The 89th Annual Academy Awards in Review

The Oscars have come and gone, and after having a few days to think about the ceremony, it’s time to discuss, and talk about what was good and what can be improved.

In case you’d like to refresh your memory, I made some predictions a couple of weeks ago about the big winners of the night. I’m happy to say that I successfully predicted the main seven correctly (okay, so I predicted La La Land with Moonlight as a “second-chance” winner. Hey…maybe my article caused the…never mind, we’ll get to it later). To refresh your memory, here were some of the big winners:

Best Picture: Moonlight

Best Director: Damien Chazelle, La La Land

Best Actor: Casey Affleck, Manchester by the Sea

Best Actress: Emma Stone, La La Land

Best Supporting Actor: Mahershala Ali, Moonlight

Best Supporting Actress: Viola Davis, Fences

Best Original Screenplay: Kenneth Lonergan, Manchester by the Sea

Best Cinematography: Linus Sandgren, La La Land

The show was hosted by Jimmy Kimmel, fresh off his gig hosting the Emmys last fall. He was hilarious, and a lot of his routine relied on the ongoing feud between him and Matt Damon. Whether it be jabs at him during the monologue, an entire scene attacking Damon’s film We Bought A Zoo, or introducing him with co-presenter Ben Affleck as, “Ben Affleck and guest” (side note: seeing Matt and Ben present the award they won 20 years after winning it was an emotional moment), the feud was alive and well.

Other than these Damon moments, Kimmel relied on his deadpan sense of humor and a lot of bits, surprisingly. He got a group of people on a Hollywood tour bus into the Dolby Theater as a surprise. They got to run around taking selfies with the A-List celebrities for a bit. The best part was the Mean Tweets: Oscars Edition. Nothing, to me, is better than when a well-known host uses his best comedy moments on a bigger stage. 

Last year, the Oscars were ridiculous for one reason: they changed the order of the awards. They started with Best Screenplay to “signify the moviemaking process,” which is ridiculous. This year, I felt such relief when they announced Best Supporting Actor first. That is where it belongs and it will stay there.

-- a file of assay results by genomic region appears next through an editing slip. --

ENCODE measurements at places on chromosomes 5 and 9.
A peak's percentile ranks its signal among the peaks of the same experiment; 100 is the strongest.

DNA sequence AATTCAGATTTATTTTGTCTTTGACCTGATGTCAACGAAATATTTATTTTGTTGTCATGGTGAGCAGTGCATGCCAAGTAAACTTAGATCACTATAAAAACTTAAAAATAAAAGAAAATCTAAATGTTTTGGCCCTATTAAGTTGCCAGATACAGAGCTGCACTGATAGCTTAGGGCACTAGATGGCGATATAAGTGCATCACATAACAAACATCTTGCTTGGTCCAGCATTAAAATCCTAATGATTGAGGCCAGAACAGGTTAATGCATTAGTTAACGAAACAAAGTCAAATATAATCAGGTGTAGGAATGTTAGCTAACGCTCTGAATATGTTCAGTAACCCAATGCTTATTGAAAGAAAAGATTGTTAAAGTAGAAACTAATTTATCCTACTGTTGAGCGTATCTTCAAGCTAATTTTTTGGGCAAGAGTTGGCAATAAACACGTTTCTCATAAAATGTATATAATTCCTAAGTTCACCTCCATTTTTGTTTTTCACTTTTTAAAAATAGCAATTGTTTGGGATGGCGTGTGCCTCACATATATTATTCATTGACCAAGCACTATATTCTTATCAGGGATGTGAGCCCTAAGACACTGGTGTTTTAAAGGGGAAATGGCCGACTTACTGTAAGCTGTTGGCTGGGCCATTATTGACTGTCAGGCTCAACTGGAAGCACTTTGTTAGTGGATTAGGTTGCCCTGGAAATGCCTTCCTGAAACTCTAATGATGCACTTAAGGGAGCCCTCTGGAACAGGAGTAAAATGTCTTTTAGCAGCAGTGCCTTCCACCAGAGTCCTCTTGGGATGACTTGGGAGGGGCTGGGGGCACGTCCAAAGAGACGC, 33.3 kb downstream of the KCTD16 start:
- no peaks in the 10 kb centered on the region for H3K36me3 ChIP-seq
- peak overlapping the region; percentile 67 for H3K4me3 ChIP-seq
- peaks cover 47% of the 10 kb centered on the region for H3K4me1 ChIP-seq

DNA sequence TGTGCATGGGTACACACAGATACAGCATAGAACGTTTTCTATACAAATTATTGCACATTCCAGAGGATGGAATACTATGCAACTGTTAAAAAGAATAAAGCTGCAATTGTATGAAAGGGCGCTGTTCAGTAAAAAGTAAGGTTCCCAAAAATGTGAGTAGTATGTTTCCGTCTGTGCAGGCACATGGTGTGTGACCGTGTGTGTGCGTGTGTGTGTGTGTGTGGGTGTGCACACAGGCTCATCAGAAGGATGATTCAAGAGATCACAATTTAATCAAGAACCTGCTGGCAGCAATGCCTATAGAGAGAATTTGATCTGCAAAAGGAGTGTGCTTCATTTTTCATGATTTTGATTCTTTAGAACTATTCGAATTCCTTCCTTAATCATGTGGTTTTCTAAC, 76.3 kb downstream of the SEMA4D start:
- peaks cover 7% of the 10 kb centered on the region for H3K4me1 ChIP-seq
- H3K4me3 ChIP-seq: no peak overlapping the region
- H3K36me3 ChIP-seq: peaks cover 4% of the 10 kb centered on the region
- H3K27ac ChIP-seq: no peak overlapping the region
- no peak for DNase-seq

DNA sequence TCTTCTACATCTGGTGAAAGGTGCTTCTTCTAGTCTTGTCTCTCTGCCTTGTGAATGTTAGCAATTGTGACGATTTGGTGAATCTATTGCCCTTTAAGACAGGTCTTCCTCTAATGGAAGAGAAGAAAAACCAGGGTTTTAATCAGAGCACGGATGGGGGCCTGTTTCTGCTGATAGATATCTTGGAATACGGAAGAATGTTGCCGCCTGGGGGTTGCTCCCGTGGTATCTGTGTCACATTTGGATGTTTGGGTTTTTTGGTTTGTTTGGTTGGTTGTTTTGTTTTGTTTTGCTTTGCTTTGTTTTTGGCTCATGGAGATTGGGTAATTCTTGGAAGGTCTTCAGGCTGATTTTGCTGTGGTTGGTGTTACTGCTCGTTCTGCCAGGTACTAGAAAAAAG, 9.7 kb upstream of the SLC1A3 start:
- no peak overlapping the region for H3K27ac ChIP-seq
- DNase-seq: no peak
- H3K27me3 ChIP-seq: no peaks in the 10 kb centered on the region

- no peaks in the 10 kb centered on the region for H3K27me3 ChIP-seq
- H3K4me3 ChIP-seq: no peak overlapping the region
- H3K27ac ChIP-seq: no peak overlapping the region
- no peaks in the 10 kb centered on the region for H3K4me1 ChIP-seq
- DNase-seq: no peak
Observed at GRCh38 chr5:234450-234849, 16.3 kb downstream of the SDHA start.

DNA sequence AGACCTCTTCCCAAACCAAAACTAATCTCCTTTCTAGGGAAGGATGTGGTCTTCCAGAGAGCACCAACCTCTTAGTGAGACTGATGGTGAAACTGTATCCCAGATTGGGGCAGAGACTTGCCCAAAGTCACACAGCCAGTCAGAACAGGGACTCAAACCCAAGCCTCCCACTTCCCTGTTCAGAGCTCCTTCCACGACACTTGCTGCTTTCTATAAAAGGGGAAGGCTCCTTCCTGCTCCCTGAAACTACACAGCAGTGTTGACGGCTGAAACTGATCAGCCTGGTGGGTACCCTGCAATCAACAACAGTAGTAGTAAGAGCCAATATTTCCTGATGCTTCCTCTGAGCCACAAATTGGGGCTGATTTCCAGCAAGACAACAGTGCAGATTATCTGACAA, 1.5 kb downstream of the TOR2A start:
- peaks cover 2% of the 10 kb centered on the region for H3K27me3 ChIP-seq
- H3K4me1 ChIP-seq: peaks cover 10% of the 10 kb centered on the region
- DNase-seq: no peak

Some new additions to the theme of Inspiration (I think that’s what it was. Kimmel dropped it in there in one line and it got lost) were the montages of past winner speeches before every acting category. They were a nice reminder of some of the most inspiring speeches we have seen in the past.

My favorite additions were the Seth Rogen/Michael J. Fox and Charlize Theron/Shirley MacLaine segments. These pre-recorded moments featured both Rogen and Theron in an empty movie theater watching performers that inspired them when they were young. After having our hearts significantly warmed, we got to see Rogen and Fox, and Theron and MacLaine, present awards together. 

The thing is, with everything mentioned above, the broadcast was crowded. I didn’t know if they wanted me to laugh my head off, or feel incredible sentimentality and emotion. But can’t it be both? No, not in a 4-hour broadcast, in between speeches and awards and commercials. Regardless, it was a fun night.

Okay, so I have saved the worst for last, the elephant in the room. And yes, by now we all know that La La Land was mistakenly given the Best Picture award, but in my mind only one thing is true: Moonlight won best picture. This isn’t a story about La La Land’s grace at giving up an award that was never theirs to begin with. Yes, I hope Jordan Horowitz and Barry Jenkins run away together and make a billion films, but that’s about it. 

Next year, they need to keep true on certain promises. The producers (eye roll) Michael De Luca and Jennifer Todd, made a huge deal about it being a shorter broadcast, but it ran very long. They’re also going to need another safe host (think back to those Ellen Degeneres and Neil Patrick Harris years), since Kimmel set a very particular, slightly jumbled tone for the entire evening.

Regardless, none of us can wait until March 4, 2018!